The U.S. Supreme Court recently waded into an ongoing controversy by allowing Guantanamo Bay detainees to challenge their incarcerations in civilian court. But Berkeley Law professor Goodwin Liu says the ruling simply upholds the basic principle of checks and balances at the heart of our constitutional system.
With a 5-4 majority, the Court held that Guantanamo detainees have a right to habeas corpus—the ability to seek relief from unlawful detention—guaranteed by the Constitution. Extending these protections to noncitizens held under U.S. control allows federal judges to decide whether a detention is ultimately constitutional.
“It’s a vital separation of powers ruling, and it is the latest in a line of recent decisions rejecting the President’s broad assertions of executive authority,” says Liu, a constitutional law expert. “The Court is basically saying that the war on terrorism, however unprecedented and unconventional it may be, must still be conducted within the rule of law.”
The Bush administration opened the detention facility at Guantanamo Bay, Cuba soon after 9/11 to hold alleged enemy combatants and people suspected of ties to al-Qaeda or the Taliban. In 2006, Congress passed the Military Commissions Act, which created an extra-judicial system that designated Guantanamo prisoners as enemy combatants and barred them from filing habeas petitions for their release.
As a result, detainees have had limited recourse to challenge their classification and confinement as enemy combatants. The Supreme Court ruled that the constitutional guarantee of habeas corpus applies to Guantanamo detainees and that the current procedures do not provide them with adequate safeguards against misclassification and unlawful detention.
A Different Kind of War
Habeas rights had been granted to citizens outside the U.S., and to non-citizens within the U.S., but this marks the first Supreme Court ruling granting such rights to non-citizens outside the U.S. In dissent, Justice Antonin Scalia wrote that it “will make the war harder on us” and “almost certainly cause more Americans to be killed.”
Writing for the majority, Justice Anthony Kennedy said Guantanamo lacked a precise historical parallel and “the fact that these detainees have been denied meaningful access to a judicial forum for a period of years render these cases exceptional.” Kennedy contrasted Americans holding prisoners of war in Germany during World War II with the current Guantanamo situation, noting that the U.S. did not intend to occupy Germany—or to hold those prisoners indefinitely.
“Here we have detainees captured in the Middle East and elsewhere, brought to Cuba, and held in an American-controlled facility for an indefinite duration,” Liu says. “There’s no clear prospect of an end to hostilities or a conventional return of POWs. The Court is saying the right of habeas corpus serves as a vital check against the Executive in a situation like this, where the United States exercises full control over these individuals in a territory that, for all practical purposes, we also fully control.”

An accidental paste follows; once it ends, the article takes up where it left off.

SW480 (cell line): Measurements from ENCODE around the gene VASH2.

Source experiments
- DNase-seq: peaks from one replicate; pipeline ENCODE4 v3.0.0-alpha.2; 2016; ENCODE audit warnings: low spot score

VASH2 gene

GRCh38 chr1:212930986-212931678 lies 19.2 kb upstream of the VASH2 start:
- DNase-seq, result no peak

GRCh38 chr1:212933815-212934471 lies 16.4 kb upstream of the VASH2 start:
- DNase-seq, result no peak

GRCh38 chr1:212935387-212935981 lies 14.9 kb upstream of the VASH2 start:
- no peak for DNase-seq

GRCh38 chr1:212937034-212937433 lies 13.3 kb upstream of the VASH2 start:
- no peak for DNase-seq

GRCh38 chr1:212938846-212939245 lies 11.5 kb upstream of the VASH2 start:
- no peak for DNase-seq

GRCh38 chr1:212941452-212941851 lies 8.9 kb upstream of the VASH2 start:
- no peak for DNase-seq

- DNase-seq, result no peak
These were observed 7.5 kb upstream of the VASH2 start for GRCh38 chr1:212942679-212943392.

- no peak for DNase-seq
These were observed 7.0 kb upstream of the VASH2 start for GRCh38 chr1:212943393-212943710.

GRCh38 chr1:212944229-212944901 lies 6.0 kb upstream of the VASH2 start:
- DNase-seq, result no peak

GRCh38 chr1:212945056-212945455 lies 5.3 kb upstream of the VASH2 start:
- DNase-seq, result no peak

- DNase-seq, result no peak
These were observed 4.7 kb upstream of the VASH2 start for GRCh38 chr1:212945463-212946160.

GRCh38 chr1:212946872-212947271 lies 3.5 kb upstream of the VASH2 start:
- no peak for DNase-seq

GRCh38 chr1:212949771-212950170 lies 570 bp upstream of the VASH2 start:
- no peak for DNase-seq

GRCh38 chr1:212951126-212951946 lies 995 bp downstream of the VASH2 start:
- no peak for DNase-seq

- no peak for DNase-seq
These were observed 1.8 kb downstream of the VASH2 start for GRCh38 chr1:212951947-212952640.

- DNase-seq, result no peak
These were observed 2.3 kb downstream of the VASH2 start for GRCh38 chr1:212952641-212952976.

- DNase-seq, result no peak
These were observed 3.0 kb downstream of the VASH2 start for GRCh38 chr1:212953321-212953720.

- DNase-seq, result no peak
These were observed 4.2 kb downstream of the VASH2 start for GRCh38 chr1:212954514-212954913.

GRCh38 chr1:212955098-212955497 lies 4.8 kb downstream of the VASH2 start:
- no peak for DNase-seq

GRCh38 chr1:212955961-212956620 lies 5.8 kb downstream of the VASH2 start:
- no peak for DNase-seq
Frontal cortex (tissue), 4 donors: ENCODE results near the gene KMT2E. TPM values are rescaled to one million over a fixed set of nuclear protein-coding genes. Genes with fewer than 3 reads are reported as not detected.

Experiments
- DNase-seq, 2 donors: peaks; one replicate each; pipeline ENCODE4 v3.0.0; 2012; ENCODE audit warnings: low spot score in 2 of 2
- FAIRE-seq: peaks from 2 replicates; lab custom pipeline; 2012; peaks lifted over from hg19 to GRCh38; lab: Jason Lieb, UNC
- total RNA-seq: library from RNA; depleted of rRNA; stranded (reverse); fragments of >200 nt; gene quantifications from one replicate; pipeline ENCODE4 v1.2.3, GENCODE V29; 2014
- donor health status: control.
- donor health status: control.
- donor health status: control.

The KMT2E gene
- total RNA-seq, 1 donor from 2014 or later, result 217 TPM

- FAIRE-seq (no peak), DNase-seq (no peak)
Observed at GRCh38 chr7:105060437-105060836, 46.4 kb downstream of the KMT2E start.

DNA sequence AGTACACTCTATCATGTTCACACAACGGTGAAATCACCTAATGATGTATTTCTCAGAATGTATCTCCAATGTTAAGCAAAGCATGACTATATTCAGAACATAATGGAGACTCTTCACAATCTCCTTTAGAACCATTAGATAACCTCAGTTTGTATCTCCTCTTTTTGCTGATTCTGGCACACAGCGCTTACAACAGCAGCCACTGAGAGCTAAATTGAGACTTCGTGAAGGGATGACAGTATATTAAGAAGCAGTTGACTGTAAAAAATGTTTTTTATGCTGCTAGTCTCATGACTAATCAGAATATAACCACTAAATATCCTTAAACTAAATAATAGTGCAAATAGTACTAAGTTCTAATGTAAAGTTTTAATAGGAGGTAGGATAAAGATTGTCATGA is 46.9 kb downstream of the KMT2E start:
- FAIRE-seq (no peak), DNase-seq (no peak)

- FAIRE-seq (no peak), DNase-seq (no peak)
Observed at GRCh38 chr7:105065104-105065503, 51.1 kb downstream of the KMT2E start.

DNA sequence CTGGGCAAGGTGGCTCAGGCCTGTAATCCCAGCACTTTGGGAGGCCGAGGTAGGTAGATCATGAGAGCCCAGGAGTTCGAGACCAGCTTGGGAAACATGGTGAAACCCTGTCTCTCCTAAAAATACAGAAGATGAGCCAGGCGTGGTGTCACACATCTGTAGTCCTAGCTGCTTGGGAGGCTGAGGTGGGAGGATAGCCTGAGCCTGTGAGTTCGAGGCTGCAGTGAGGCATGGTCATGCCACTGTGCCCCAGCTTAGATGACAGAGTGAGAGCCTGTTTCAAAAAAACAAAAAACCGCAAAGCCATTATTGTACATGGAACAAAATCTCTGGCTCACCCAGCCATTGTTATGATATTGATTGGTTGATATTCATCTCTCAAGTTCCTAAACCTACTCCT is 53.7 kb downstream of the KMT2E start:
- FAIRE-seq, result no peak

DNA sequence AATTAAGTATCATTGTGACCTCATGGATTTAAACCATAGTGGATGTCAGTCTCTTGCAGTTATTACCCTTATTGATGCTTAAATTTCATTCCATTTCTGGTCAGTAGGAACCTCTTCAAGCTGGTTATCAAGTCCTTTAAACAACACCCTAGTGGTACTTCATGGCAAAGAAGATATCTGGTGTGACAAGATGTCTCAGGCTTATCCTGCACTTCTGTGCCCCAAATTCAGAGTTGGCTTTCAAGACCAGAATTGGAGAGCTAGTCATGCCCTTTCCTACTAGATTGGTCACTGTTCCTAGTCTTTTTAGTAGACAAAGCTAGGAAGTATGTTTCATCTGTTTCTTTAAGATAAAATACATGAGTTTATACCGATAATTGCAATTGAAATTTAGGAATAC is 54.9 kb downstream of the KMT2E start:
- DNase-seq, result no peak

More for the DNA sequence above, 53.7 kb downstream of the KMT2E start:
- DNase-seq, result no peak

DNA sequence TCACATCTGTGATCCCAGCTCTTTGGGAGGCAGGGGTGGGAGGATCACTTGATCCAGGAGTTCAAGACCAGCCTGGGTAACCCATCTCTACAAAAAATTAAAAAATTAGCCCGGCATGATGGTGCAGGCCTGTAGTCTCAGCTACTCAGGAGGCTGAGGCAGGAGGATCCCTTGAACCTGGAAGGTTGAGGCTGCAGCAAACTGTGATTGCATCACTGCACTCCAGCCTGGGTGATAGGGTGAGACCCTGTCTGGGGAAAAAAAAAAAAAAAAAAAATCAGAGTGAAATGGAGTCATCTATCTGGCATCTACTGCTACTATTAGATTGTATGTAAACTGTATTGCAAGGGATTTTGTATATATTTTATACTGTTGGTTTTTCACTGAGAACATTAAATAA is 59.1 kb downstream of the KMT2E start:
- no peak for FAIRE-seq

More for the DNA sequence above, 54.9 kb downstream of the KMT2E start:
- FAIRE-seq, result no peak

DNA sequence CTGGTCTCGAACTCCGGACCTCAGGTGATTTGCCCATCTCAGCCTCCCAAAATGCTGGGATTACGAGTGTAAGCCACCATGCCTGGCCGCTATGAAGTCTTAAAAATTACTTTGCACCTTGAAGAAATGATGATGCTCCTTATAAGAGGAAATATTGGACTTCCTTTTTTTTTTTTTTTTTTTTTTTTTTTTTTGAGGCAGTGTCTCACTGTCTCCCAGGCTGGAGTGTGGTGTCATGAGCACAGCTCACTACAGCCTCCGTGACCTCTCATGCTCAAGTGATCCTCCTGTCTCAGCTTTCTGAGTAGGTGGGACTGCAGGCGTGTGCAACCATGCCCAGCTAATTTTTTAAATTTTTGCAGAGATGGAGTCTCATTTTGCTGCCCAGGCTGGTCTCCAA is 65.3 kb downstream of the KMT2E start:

Legal analysts note that the ruling indicates the Court does not believe the Constitution should be read in a formalistic way, and that the separation of powers principle is to be understood within the context of the times.
“The framers couldn’t have expected a war on terrorism,” Liu says. “But the Court adapted the principle of checks and balances to this unconventional war to prevent the concentration of power into a single branch of government. Such concentration of power is exactly what the framers sought to prevent when they wrote the Constitution.”
A hotly debated issue is what impact ensuing habeas petitions will have on the military and the courts. The Court made no broad statements about the constitutionality of the government’s detention programs beyond Guantanamo Bay, and cautioned federal courts to protect national security concerns in devising habeas procedures.
In a Washington Post-ABC News poll conducted soon after the Court’s decision, 61 percent disagreed and said non-citizens suspected of terrorism should not have habeas rights under the Constitution while 34 percent said they should. Even with the ruling, many Guantanamo detainees may still face an arduous road to freedom.
“Federal judges who have to manage this process will do so in a responsible and careful manner,” Liu says. “Judges have traditionally shown deference to national security concerns, and no judge wants to be the one who released someone that wound up back on the battlefield against the United States.”
— By Andrew Cohen